Manterruption?? I interrupt anyone who sound illogical in a meeting regardless of their gender. I would continue to interrupt respectfully any man or woman in a meeting if I think I have a better point. All professionals work for the organization, not for any man or woman. Everyone deserves courtesy whether a man or a woman. But the fact is the competition is cut throat. All men and women need to sharpen their skills and personalities. No one is going to take care of the other gender. Women don't work to take care of the men in the organization and the men don't work to take care of the women in the organization. In fact if one is honest in with his or her work and totally focused neither he or she would discriminate nor would he or she seek extra privilliges at work. Manterruption, really??
Fakhir Mar 09, 2017 08:36am
We are seven and one sister. I always asked my sister to serve the cake, as she would always give equal share to all of us. Now my daughter do it. If want equal share, give knife to ladies. Even if they cut you, they will in equal pieces
ak Mar 09, 2017 11:51am
I am a Manager Operations in a reputed marketing firm and let me tell you (Not that I disagree with the article, its really good), in my line of work, men are the victim. Not to brag I was the highest earner for my firm, yet I was thrown in operations and a girl with barely any experience was made head of marketing. See, I respect women by all means, I was the one to mentor that girl, but all this feminism talk (and to be clear, I am a feminist), has really hurt men in the working place as well, just a thought though. Why doesn't anyone talk about that.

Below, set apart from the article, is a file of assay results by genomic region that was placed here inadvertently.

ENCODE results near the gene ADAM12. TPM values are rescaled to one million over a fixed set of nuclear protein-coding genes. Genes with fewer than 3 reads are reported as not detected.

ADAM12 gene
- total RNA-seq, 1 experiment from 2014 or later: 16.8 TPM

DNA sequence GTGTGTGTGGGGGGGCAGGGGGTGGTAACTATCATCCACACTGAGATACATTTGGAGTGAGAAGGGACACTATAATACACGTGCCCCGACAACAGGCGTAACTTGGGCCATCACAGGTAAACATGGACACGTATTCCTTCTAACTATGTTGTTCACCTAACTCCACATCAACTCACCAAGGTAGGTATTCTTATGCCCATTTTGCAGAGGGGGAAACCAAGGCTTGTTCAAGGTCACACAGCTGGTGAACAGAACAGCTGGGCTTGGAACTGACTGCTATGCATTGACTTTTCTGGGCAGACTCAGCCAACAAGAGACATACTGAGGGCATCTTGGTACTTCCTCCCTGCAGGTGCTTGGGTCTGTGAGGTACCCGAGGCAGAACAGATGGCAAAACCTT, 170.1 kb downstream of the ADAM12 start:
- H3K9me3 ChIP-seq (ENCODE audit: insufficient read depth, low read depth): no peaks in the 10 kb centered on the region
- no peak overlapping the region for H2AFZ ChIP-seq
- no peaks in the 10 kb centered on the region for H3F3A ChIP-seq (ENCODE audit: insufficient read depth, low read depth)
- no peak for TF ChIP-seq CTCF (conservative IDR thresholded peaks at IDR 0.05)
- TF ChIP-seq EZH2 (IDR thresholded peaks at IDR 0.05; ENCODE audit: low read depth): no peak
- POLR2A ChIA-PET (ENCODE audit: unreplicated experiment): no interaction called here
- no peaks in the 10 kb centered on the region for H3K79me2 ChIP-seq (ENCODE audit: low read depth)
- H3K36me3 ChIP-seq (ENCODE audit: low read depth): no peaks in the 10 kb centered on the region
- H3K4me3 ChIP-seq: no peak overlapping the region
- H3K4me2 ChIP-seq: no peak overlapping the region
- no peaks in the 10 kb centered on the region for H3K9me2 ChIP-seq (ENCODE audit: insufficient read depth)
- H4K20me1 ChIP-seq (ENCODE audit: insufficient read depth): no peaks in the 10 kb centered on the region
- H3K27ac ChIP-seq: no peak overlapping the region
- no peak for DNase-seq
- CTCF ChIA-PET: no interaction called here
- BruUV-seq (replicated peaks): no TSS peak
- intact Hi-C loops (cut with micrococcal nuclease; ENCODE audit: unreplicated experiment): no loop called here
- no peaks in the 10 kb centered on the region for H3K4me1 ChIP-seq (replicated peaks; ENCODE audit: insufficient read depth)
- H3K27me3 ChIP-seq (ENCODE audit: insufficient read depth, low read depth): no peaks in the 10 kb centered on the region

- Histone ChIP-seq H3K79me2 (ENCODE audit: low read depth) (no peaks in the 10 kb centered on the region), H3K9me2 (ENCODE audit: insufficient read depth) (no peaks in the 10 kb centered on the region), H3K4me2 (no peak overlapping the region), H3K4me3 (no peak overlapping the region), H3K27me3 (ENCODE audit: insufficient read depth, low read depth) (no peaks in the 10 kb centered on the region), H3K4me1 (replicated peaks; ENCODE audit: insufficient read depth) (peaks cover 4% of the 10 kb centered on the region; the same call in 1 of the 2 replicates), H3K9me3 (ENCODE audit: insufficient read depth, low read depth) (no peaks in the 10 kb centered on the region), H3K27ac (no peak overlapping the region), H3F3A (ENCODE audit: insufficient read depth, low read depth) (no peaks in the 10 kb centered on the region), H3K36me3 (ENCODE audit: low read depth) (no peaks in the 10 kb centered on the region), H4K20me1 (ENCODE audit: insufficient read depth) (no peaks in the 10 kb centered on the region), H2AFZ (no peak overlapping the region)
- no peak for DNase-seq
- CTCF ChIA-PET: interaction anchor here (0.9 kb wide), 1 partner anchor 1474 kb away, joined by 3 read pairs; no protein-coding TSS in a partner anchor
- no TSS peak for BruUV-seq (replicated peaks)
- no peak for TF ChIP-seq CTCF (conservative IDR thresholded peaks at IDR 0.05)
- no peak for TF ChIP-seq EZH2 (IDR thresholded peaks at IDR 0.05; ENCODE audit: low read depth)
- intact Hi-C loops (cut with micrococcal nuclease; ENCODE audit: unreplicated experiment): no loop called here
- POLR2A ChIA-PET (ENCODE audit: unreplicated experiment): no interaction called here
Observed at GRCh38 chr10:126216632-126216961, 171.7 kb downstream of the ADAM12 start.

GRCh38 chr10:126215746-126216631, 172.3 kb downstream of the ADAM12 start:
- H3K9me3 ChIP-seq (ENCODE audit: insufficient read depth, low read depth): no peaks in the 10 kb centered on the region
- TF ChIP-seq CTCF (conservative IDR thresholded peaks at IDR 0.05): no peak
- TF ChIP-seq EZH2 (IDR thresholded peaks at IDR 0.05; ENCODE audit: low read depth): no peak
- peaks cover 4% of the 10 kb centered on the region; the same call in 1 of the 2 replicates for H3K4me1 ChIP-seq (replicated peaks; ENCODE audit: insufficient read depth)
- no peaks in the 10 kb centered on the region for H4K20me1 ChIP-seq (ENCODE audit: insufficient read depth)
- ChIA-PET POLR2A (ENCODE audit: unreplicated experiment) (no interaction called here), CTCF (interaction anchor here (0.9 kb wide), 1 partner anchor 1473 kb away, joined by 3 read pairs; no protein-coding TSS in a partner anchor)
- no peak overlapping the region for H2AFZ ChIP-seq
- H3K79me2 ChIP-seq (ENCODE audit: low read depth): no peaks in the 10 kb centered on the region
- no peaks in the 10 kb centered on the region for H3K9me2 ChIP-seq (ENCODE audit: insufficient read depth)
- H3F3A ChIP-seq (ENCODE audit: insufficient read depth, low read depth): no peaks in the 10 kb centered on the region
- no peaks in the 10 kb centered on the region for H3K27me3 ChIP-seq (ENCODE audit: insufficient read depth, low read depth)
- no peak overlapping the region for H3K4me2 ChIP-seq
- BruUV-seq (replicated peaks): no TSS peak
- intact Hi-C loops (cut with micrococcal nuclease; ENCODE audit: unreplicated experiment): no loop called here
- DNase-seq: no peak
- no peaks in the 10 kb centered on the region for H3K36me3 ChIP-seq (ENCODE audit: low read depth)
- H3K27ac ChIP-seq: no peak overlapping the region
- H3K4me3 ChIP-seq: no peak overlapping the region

ak Mar 09, 2017 11:53am
@jaredlee67 Hear hear.
MA Mar 10, 2017 07:45am
Men should give births, why should Women suffer giving births. Should be equals.
M. Emad Sep 14, 2019 04:31pm
Aout 70% Pakistani working women experience harassment in the workplace.
huma yousaf Sep 15, 2019 12:41pm
The people who are saying women get preferential treatment as they can leave early from office whereas men stay late. They also need to review as to why this happens. It is because women are not even safe on the streets due to the constant glares and harassment going on, which shall become worse if they leave later in the evening. Secondly, some women are also required to manage the house chores because of the not contributing attitude of these same men at home. Hence again the burden lies on the females. Kindly first try to understand their problems before all the taunts.